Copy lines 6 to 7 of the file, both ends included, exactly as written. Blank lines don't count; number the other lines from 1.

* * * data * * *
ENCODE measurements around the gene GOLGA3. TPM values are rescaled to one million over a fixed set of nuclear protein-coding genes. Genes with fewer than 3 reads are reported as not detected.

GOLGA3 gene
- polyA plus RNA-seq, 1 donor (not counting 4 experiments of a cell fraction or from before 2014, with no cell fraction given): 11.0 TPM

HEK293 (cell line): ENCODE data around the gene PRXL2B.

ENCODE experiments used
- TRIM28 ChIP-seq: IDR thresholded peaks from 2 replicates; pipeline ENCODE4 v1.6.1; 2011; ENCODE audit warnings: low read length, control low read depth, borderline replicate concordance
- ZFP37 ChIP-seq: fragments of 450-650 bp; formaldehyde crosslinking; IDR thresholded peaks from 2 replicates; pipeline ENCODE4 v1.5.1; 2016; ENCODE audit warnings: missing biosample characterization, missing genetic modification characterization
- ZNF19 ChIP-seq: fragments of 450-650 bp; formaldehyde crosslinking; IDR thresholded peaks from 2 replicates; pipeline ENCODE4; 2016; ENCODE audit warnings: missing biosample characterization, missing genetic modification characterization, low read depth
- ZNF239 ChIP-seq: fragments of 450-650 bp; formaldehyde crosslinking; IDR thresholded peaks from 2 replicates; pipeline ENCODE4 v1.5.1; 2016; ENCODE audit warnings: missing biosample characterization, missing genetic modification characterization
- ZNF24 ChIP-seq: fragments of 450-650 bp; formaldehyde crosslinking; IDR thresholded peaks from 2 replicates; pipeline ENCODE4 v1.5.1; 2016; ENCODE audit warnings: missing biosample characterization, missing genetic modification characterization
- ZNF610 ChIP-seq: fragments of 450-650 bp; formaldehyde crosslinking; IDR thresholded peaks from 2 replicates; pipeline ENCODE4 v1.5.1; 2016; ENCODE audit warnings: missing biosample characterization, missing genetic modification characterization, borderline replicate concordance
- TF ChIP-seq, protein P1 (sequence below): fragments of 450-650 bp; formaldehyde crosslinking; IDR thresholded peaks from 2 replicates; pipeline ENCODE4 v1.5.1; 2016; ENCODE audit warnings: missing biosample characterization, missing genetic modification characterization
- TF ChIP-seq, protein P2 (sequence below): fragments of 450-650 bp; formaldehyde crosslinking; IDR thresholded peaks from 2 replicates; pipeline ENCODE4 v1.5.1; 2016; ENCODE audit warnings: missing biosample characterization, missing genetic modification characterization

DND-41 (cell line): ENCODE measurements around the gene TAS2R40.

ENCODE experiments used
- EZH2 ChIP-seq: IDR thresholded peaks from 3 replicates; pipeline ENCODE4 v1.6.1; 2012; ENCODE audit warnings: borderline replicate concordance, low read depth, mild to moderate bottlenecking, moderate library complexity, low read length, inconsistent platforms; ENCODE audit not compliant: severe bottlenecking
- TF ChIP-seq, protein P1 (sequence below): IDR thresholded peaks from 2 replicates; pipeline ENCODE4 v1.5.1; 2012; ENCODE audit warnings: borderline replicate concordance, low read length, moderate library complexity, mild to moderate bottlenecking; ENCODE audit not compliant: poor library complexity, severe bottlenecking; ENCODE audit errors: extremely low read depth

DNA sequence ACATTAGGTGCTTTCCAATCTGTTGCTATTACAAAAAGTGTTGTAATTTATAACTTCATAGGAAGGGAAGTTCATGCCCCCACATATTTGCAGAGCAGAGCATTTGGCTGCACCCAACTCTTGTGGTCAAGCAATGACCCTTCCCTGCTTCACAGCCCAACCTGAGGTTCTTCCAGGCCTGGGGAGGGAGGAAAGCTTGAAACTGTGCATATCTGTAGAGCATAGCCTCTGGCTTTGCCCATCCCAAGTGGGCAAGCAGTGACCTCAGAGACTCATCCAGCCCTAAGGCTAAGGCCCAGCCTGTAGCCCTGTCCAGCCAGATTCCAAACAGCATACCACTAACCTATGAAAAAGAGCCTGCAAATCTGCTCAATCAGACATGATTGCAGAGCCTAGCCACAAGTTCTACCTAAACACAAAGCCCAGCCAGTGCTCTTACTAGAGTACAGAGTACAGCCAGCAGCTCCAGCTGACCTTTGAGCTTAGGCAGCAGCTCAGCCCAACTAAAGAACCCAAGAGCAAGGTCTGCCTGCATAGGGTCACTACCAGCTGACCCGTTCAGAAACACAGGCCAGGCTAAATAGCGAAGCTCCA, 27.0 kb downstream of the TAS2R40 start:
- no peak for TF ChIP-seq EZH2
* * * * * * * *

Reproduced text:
- TRIM28 ChIP-seq: IDR thresholded peaks from 2 replicates; pipeline ENCODE4 v1.6.1; 2011; ENCODE audit warnings: low read length, control low read depth, borderline replicate concordance
- ZFP37 ChIP-seq: fragments of 450-650 bp; formaldehyde crosslinking; IDR thresholded peaks from 2 replicates; pipeline ENCODE4 v1.5.1; 2016; ENCODE audit warnings: missing biosample characterization, missing genetic modification characterization